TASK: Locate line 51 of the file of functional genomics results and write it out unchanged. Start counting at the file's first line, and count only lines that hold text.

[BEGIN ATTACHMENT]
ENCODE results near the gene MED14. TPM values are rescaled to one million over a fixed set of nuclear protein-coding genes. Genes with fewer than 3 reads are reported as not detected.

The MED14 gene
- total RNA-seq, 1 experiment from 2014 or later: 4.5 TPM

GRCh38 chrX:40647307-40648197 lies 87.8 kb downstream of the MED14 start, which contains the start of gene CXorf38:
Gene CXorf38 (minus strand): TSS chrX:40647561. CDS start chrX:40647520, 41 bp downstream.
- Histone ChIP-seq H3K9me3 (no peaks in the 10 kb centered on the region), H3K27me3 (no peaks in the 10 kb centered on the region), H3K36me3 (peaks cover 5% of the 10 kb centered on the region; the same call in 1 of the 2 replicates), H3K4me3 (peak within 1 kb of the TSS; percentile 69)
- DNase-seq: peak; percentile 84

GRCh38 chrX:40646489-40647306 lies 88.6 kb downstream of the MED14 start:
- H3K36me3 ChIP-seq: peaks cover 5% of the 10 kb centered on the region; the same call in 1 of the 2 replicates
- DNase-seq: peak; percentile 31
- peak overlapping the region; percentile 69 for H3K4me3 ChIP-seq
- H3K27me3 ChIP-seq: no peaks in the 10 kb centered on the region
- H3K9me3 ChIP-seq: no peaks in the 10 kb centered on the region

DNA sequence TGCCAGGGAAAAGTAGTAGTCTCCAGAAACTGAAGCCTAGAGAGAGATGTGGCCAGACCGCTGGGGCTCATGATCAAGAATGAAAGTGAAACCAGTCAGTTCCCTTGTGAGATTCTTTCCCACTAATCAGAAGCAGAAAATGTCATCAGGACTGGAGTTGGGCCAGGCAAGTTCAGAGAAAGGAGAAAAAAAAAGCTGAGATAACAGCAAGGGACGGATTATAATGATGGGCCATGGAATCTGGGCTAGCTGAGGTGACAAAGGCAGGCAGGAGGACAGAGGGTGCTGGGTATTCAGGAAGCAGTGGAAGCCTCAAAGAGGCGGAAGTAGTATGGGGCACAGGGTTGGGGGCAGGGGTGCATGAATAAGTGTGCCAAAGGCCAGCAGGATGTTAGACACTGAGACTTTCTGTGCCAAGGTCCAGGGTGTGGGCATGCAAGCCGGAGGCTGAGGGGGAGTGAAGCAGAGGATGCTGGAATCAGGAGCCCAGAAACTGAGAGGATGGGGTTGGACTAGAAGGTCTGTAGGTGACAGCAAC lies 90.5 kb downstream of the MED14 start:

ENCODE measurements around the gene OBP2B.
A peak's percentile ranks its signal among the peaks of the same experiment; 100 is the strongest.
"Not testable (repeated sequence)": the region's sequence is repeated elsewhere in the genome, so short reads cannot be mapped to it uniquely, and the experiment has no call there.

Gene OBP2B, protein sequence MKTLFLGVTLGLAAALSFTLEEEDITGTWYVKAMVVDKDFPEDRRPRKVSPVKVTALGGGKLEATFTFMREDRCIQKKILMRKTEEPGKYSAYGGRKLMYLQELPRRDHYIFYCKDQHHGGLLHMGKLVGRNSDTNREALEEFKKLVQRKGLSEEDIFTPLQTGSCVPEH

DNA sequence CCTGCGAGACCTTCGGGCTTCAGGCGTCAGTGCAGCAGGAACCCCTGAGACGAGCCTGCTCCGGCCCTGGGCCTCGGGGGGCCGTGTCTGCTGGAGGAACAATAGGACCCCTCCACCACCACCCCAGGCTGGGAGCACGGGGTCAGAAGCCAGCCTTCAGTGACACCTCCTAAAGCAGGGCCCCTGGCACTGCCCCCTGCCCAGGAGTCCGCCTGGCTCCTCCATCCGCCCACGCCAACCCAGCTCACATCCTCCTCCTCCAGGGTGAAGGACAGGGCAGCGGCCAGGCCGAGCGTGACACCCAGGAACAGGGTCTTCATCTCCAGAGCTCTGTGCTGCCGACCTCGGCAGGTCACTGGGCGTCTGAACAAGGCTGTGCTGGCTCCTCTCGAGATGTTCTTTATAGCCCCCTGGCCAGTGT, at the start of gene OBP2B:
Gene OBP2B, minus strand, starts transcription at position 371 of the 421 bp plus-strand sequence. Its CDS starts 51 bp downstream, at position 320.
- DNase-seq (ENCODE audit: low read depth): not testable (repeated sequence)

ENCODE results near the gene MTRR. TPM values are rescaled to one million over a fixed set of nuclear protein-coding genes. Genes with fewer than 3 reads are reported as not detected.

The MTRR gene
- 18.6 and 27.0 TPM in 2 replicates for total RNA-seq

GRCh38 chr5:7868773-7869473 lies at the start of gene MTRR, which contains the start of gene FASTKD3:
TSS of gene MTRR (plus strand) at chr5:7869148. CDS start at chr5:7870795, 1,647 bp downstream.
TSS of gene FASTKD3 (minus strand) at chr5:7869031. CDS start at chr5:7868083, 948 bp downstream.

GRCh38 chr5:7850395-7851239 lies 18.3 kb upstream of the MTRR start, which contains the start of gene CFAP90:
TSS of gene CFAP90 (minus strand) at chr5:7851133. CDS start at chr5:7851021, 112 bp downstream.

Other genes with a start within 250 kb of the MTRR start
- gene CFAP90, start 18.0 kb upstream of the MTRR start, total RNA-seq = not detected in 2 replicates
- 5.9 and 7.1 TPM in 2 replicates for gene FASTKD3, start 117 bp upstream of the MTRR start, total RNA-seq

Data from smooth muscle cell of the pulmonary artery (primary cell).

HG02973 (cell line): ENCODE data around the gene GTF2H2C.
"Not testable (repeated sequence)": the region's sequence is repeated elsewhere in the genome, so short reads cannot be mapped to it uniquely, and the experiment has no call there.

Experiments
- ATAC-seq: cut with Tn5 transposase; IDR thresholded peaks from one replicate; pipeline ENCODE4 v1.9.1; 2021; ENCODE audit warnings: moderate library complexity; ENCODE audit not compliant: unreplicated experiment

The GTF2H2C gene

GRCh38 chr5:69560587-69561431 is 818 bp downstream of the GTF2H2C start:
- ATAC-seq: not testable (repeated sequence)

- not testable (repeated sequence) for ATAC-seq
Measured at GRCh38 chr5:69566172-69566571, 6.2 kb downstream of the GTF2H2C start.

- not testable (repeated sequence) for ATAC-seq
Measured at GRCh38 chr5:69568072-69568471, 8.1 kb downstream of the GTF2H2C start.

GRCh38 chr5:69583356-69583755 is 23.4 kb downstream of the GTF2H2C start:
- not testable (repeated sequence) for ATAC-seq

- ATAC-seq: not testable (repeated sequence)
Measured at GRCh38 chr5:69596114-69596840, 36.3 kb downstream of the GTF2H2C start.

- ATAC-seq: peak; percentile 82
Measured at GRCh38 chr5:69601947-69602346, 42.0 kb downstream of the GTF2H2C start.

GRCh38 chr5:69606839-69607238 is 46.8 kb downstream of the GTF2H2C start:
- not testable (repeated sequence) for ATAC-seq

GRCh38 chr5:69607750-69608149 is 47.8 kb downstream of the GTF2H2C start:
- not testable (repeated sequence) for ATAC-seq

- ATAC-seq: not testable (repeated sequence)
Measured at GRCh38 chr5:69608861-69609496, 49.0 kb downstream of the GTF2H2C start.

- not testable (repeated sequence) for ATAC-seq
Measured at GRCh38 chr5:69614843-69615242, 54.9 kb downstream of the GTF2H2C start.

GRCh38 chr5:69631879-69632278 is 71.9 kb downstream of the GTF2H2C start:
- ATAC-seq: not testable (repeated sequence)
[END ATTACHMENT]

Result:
GRCh38 chr5:69606839-69607238 is 46.8 kb downstream of the GTF2H2C start: